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Camac v. Dontos

Court of Appeals of Texas, Dallas.
Jun 12, 2012
390 S.W.3d 398 (Tex. App. 2012)

Opinion

No. 05–11–00765–CV.

2012-06-12

Brad CAMAC, Appellant v. Jordan DONTOS, Jennifer Dontos, & Crave, LLC, Appellees.

Sean Higgins, Wilson, Elser, Moskowitz, Edelman & Dicker LLP, Houston, TX, John R. Henderson, Bank of America Plaza, Dallas, TX, for Appellant. Gary E. Smith, Gary E. Smith, P.C., Dallas, TX, for Appellee.



Sean Higgins, Wilson, Elser, Moskowitz, Edelman & Dicker LLP, Houston, TX, John R. Henderson, Bank of America Plaza, Dallas, TX, for Appellant. Gary E. Smith, Gary E. Smith, P.C., Dallas, TX, for Appellee.
Before Justices O'NEILL, FRANCIS, and MURPHY.

OPINION


Opinion By Justice MURPHY.

Brad Camac appeals the trial court's order denying his special appearance in a franchise dispute filed against him and others by Jordan and Jennifer Dontos and Crave, LLC (collectively, the Dontoses). We affirm the trial court's order.

Crave, LLC is a Texas limited liability company the Dontoses formed to enter into the vending machine franchise as described below.

BACKGROUND

The underlying dispute involves a franchise agreement the Dontoses entered into with 24Seven Vending (USA) Limited, a New Zealand company, for vending machine routes located in Texas. Camac, a California resident, was the Vice President of Franchise Sales for 24Seven and handled the sale of the vending machine franchise in Texas to the Dontoses.

According to the Dontoses, they were promised two established vending machine routes within Farmers Branch and Carrollton, Texas, each of which was said to generate minimum average weekly gross sales of $6,730. The Dontoses borrowed $333,000 from a bank recommended by 24Seven, paid that amount plus a $175,000 deposit to 24Seven, quit their jobs, and moved from Seattle, Washington to Carrollton to manage their franchise. Ultimately, 24Seven did not tender the described routes, and instead, the Dontoses were asked to accept below-average sales routes that required greater driving distances between accounts. The Dontoses also later learned 24Seven was running into financial difficulty in the time just before they became franchisees and that 24Seven was to be sold to another company called Bacon Whitney Corporation. The Dontoses claim this information, as well as the availability of the promised routes, was either misrepresented or concealed from them.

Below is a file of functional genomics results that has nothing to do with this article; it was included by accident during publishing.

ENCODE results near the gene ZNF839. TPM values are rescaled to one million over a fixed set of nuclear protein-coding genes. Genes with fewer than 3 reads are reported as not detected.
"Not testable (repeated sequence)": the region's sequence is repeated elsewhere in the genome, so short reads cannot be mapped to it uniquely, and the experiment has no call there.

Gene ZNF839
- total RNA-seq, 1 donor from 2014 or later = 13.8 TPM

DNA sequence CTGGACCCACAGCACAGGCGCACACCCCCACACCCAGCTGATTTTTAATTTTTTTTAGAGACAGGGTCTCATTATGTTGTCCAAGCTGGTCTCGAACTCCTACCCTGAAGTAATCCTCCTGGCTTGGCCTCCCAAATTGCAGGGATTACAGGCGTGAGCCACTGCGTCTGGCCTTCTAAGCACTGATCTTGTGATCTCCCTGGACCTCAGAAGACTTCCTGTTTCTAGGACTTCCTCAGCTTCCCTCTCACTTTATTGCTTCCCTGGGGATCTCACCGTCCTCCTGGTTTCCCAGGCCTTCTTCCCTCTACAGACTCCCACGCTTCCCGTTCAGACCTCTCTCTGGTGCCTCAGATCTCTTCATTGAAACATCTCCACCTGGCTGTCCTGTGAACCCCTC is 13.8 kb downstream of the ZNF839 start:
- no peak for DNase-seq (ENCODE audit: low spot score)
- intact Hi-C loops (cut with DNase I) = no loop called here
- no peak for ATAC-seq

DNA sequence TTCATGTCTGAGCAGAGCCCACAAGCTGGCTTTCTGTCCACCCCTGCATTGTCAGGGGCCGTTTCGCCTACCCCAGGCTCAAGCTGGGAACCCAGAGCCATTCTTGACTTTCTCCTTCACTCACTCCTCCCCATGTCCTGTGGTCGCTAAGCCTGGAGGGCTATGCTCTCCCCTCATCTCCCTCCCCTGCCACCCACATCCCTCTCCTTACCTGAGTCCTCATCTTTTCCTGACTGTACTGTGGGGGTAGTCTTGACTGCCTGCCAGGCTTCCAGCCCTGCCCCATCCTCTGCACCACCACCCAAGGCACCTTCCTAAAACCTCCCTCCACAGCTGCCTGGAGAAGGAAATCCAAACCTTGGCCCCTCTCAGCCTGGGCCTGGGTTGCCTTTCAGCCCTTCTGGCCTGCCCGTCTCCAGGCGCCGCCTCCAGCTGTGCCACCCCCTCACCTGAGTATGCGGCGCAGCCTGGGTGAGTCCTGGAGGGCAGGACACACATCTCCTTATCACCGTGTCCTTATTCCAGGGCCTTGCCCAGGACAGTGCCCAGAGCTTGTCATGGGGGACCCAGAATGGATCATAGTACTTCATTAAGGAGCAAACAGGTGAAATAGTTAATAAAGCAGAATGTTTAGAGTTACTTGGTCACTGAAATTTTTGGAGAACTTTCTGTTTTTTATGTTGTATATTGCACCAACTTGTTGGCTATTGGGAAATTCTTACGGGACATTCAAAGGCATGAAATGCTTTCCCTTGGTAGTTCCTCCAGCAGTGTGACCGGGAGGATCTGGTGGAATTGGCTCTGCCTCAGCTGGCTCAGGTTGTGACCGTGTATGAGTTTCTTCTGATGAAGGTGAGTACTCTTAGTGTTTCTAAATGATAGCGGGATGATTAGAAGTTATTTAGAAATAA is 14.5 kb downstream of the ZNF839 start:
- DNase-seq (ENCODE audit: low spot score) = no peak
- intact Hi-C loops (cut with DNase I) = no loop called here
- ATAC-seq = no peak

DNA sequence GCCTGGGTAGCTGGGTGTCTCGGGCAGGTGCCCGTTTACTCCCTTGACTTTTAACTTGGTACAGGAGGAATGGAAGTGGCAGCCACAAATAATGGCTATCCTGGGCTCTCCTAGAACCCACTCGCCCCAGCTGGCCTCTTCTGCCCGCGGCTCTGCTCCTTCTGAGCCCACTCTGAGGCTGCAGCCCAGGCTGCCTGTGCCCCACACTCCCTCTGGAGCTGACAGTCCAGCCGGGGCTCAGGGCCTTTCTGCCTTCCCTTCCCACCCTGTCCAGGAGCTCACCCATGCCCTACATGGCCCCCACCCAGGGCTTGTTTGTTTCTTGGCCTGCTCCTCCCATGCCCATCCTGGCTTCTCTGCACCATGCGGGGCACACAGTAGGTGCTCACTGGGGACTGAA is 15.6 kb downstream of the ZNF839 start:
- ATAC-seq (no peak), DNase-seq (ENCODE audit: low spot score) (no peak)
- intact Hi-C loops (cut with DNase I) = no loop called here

Camac is one of ten defendants the Dontoses sued alleging violations of the Federal Trade Commission franchise rule, 16 C.F.R. §§ 436.2, 436.9 (2004), the Texas Business Opportunity Act, Tex. Bus. & Com.Code Ann. § 51.301 (West 2009), the Deceptive Trade Practices–Consumer Protection Act, Tex. Bus. & Com.Code Ann. §§ 17.41–.926 (West 2011), and the Washington Franchise Investment Protection Act, Wash. Rev.Code Ann.. § 19.100.170 (West 2008). The Dontoses also alleged causes of action for fraud, breach of the franchise agreement, and interference with contractual and business relationships. As to Camac, the Dontoses specifically alleged he was the “principal spokesman and actor” in the fraud perpetrated on them by the defendants.

The remaining defendants include 24Seven, VTL Group Limited, which was the parent or sister company of 24Seven, Vending Technology Limited, which is another company affiliated with 24Seven and VTL, Bacon Whitney, the bank that loaned the Dontoses the purchase money, and various individuals involved in the process. The other defendants are not parties to this appeal.

Camac specially appeared and objected to the court's exercise of personal jurisdiction over him. Camac argued his only contacts with Texas arose out of his employment with 24Seven. Camac verified his special appearance in which he attested he never conducted business in Texas in his individual capacity, but rather, “any contacts [he] may have had with the State of Texas were on behalf of [his] former employer, 24Seven (USA) Limited.” The Dontoses responded with an affidavit of Jordan Dontos, which they incorporated into their sixth amended petition. The trial court denied the special appearance, finding it had specific jurisdiction over Camac. Camac appealed that ruling. See Tex. Civ. Prac. & Rem.Code Ann. § 51.014(a)(7) (West 2008) (interlocutory appeal).